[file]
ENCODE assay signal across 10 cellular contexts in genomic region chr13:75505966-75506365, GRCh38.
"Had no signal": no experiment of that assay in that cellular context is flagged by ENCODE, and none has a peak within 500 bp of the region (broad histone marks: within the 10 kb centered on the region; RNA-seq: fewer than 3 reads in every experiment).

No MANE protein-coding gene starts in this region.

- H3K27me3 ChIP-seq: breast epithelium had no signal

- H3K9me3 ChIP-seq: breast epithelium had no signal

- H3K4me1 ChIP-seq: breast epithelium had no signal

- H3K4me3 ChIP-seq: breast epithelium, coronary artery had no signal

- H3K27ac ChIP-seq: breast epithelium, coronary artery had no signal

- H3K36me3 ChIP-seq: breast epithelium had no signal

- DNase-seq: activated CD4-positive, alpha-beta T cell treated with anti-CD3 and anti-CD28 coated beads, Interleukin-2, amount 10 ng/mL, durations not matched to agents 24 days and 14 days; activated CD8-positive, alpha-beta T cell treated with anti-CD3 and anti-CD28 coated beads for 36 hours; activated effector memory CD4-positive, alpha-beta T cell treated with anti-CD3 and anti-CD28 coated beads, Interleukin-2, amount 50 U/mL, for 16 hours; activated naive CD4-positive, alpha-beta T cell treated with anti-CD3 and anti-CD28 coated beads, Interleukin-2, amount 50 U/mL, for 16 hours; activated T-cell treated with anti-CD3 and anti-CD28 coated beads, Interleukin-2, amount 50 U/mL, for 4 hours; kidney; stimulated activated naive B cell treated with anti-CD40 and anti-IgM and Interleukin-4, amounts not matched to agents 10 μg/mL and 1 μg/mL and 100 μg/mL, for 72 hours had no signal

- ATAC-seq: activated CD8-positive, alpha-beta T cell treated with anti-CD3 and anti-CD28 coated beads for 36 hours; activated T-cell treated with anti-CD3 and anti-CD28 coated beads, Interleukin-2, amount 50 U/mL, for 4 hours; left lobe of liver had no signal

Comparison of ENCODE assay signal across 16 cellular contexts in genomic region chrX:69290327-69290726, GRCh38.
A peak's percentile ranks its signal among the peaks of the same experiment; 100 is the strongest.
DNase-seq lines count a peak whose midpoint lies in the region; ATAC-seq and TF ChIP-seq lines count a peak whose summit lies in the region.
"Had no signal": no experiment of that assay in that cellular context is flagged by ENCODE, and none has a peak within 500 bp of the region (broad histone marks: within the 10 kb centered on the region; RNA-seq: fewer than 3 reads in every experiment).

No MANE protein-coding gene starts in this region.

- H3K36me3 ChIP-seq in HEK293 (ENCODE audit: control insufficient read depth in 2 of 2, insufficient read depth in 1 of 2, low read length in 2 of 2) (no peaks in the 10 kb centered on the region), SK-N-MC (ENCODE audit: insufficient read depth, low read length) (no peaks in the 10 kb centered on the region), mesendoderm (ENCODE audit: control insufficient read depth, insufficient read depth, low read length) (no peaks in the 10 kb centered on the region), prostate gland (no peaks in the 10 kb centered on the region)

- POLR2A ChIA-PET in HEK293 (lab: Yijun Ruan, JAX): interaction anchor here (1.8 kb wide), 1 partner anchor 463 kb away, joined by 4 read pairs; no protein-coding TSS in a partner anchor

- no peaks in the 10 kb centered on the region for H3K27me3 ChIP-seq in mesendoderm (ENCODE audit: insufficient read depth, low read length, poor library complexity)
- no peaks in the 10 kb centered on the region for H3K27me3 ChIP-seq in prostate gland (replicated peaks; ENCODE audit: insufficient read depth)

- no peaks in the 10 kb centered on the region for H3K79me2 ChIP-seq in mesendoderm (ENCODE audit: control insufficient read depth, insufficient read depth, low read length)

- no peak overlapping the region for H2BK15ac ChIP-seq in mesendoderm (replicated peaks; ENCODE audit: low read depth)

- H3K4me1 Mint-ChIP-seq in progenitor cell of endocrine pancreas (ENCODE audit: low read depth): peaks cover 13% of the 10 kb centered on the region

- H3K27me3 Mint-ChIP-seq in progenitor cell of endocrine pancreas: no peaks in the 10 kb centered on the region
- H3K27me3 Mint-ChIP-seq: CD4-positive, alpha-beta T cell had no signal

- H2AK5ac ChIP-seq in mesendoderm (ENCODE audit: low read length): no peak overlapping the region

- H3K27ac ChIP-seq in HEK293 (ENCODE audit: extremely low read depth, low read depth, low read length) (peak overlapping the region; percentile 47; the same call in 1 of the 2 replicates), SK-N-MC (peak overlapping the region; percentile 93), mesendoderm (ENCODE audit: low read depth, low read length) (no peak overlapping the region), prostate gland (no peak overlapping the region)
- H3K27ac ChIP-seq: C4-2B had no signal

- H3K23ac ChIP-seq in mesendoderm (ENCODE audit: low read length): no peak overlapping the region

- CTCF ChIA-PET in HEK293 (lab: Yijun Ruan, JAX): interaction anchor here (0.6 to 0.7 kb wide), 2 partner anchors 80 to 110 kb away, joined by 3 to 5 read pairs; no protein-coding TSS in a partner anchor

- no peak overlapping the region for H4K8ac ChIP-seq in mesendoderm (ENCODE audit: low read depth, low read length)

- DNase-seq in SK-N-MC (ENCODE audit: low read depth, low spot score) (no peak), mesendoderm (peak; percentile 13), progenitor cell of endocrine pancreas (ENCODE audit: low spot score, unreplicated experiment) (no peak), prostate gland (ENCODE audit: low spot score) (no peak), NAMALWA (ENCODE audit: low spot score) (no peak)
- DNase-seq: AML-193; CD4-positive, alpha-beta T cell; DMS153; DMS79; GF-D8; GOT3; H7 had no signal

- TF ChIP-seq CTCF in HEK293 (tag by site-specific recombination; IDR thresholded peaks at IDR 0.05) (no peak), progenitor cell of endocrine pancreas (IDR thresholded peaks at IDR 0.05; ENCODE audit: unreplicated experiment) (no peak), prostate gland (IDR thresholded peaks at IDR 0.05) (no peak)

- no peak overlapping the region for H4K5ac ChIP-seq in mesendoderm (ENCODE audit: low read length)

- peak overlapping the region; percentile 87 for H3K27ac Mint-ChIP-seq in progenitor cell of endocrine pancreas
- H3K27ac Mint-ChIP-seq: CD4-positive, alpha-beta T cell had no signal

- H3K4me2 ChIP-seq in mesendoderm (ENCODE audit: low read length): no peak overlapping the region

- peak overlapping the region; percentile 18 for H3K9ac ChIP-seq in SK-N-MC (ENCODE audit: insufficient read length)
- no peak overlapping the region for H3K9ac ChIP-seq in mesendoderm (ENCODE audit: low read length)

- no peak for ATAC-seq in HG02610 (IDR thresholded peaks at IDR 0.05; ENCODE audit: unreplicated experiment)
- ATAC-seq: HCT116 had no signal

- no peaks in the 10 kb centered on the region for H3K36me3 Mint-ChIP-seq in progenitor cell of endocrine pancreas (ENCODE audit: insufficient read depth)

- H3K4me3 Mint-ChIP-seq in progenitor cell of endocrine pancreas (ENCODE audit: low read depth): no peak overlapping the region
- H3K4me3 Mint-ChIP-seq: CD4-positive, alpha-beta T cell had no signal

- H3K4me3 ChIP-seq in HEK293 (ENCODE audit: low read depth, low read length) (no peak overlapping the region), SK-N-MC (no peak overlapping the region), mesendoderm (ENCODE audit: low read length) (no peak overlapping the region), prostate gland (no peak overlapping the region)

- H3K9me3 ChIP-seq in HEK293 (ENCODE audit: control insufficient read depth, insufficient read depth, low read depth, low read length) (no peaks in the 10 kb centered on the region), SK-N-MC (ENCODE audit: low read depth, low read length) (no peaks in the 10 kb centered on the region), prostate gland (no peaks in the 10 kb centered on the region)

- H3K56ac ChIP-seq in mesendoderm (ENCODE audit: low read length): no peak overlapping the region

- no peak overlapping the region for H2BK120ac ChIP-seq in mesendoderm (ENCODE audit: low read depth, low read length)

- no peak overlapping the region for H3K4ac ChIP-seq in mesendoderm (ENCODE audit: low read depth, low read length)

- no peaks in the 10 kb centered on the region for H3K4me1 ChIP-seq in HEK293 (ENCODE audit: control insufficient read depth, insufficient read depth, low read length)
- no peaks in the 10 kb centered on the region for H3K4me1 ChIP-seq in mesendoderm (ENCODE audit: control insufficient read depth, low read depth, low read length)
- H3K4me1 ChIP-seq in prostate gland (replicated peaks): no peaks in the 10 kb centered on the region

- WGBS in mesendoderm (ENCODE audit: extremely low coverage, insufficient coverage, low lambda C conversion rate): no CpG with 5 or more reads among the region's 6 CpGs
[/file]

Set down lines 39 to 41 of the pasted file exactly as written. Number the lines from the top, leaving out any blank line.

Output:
- peak overlapping the region; percentile 18 for H3K9ac ChIP-seq in SK-N-MC (ENCODE audit: insufficient read length)
- no peak overlapping the region for H3K9ac ChIP-seq in mesendoderm (ENCODE audit: low read length)

- no peak for ATAC-seq in HG02610 (IDR thresholded peaks at IDR 0.05; ENCODE audit: unreplicated experiment)